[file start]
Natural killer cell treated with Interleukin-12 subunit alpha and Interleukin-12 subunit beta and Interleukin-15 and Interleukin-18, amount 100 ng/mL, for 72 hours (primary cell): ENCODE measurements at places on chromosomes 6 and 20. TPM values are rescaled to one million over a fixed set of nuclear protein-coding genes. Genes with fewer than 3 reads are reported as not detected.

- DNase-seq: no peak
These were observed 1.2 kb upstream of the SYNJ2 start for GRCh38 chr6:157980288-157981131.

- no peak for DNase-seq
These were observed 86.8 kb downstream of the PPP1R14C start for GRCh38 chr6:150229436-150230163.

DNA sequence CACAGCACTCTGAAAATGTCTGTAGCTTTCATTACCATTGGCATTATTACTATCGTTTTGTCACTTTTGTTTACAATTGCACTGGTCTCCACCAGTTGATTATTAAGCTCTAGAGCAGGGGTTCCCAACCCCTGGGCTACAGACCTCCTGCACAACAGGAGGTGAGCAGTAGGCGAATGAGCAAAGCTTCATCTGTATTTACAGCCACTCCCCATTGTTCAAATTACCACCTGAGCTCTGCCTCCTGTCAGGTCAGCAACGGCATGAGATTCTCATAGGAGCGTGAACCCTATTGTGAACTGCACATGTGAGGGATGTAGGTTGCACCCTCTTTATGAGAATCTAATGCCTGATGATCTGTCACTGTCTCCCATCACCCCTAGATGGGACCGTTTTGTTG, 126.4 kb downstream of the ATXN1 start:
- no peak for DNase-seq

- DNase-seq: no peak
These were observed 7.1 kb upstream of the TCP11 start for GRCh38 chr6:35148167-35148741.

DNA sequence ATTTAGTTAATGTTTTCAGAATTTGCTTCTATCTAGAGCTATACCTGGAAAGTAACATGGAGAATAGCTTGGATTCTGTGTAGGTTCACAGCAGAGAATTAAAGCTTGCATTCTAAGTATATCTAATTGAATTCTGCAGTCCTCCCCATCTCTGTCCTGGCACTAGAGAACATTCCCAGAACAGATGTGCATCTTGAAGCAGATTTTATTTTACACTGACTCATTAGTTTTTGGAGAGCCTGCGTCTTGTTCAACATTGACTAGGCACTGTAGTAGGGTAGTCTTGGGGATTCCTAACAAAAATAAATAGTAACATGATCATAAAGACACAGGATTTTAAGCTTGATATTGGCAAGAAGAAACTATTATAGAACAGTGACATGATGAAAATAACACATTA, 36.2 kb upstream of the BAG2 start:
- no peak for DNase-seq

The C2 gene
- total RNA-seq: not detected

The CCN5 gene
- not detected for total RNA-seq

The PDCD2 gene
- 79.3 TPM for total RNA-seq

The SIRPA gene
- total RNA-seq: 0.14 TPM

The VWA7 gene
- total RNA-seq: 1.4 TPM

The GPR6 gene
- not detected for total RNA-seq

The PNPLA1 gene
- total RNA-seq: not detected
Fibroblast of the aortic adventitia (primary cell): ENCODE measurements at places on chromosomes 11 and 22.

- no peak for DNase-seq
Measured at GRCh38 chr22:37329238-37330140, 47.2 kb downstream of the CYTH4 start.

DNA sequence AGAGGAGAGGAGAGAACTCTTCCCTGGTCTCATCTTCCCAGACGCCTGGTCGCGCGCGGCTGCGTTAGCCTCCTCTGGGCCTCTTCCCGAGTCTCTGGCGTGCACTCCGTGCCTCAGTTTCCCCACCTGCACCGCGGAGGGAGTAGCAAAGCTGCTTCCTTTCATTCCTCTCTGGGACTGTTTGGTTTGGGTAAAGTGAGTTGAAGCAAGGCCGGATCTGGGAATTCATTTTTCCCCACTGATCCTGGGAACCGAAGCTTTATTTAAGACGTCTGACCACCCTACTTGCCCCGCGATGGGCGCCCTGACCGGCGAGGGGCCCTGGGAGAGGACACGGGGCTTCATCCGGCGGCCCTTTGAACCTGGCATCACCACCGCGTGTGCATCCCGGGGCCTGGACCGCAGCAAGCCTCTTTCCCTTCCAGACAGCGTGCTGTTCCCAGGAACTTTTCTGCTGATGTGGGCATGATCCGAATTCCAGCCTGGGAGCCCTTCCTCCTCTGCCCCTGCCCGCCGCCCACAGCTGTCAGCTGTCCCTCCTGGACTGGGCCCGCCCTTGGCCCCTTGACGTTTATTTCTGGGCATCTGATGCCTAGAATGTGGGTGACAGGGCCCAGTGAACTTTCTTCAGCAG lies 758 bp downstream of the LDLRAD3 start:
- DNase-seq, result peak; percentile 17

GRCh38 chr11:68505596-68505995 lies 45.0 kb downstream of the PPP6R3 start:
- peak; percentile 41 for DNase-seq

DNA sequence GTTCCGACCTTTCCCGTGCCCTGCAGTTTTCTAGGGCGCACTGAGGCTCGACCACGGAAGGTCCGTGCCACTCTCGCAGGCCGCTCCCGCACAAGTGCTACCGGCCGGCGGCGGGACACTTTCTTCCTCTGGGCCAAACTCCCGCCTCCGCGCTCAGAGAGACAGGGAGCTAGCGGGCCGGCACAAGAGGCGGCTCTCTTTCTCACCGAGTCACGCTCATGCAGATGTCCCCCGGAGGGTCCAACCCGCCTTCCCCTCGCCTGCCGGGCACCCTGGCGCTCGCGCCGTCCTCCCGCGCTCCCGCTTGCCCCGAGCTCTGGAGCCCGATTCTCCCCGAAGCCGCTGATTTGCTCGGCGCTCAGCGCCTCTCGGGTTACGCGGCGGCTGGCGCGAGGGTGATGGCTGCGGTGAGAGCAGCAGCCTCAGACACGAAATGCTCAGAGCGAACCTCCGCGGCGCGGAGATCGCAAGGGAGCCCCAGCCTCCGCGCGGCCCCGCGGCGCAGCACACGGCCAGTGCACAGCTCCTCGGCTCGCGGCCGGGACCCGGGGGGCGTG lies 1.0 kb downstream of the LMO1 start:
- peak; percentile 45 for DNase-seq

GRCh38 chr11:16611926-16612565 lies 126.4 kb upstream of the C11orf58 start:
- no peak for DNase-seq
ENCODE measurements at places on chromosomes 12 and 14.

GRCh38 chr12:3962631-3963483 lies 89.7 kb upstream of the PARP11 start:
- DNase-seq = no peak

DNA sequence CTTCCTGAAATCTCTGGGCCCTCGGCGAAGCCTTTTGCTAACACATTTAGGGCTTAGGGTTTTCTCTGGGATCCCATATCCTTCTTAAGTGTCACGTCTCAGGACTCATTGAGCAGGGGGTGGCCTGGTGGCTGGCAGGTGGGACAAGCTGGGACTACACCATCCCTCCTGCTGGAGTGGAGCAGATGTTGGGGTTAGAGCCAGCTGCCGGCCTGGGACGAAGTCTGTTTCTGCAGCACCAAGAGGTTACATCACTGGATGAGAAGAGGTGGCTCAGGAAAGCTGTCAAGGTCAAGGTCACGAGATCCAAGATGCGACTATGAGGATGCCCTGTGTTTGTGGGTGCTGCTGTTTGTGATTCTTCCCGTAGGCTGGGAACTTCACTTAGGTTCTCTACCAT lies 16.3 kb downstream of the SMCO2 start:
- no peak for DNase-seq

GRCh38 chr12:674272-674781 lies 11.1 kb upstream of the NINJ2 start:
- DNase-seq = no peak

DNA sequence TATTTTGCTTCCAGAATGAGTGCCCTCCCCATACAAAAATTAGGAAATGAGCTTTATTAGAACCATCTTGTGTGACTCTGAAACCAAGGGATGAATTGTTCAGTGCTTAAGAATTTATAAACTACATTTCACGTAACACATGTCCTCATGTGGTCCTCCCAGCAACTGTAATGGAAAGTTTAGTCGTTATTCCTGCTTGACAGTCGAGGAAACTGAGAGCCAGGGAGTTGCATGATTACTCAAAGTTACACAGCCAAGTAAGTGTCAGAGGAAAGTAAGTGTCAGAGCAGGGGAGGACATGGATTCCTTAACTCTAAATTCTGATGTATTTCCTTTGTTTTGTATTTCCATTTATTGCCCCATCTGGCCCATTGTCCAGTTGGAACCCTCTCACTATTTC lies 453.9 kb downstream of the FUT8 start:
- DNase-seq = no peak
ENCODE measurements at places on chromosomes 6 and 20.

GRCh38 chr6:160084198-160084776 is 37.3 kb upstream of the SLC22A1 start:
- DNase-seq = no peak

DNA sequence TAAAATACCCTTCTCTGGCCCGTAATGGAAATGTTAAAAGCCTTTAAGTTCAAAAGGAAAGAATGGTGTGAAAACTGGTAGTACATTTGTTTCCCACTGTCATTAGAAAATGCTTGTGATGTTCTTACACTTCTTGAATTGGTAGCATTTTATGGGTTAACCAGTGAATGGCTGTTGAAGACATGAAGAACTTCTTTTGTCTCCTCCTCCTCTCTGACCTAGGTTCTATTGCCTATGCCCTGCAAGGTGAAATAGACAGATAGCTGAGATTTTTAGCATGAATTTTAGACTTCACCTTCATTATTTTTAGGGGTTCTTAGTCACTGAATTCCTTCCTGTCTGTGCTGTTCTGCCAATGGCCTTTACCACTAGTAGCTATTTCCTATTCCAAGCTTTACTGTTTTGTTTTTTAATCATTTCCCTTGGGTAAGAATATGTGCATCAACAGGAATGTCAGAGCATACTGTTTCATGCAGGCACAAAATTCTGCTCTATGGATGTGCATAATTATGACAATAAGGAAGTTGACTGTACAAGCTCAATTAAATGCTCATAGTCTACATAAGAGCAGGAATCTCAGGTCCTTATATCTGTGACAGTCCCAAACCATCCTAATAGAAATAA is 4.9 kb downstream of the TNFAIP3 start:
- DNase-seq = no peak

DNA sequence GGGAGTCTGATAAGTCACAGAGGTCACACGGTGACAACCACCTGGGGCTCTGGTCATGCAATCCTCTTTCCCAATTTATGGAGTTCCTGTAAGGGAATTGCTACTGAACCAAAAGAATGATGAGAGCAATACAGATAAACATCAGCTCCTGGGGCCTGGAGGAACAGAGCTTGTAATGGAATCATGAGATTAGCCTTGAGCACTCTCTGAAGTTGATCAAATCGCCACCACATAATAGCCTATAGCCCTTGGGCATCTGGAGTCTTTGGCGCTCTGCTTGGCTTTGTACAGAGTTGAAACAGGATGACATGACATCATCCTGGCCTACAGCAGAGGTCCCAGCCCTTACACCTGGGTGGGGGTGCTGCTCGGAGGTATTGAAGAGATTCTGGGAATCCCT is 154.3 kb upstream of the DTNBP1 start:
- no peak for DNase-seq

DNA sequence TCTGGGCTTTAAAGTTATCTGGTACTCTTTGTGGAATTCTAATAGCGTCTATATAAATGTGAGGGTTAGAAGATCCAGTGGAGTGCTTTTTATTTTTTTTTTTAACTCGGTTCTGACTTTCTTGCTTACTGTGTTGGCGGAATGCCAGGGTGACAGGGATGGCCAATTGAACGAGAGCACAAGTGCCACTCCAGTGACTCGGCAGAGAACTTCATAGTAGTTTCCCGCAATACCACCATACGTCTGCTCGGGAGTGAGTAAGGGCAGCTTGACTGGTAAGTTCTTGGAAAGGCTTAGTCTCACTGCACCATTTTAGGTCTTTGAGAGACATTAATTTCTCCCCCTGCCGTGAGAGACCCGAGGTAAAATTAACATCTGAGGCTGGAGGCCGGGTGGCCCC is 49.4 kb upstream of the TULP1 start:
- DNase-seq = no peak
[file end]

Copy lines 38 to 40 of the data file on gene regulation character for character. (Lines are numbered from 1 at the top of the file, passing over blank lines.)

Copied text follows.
GRCh38 chr12:3962631-3963483 lies 89.7 kb upstream of the PARP11 start:
- DNase-seq = no peak

DNA sequence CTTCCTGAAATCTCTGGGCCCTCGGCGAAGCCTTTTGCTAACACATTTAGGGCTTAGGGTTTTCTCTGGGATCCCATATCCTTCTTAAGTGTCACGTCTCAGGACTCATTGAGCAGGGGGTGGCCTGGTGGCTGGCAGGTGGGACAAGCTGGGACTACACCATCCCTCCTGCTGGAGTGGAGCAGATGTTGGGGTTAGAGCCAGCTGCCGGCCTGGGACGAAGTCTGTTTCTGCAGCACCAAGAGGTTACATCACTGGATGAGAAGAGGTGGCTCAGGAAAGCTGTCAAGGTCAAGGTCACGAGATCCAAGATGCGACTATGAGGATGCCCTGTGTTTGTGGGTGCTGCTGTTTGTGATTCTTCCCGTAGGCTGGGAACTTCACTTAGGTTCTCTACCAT lies 16.3 kb downstream of the SMCO2 start: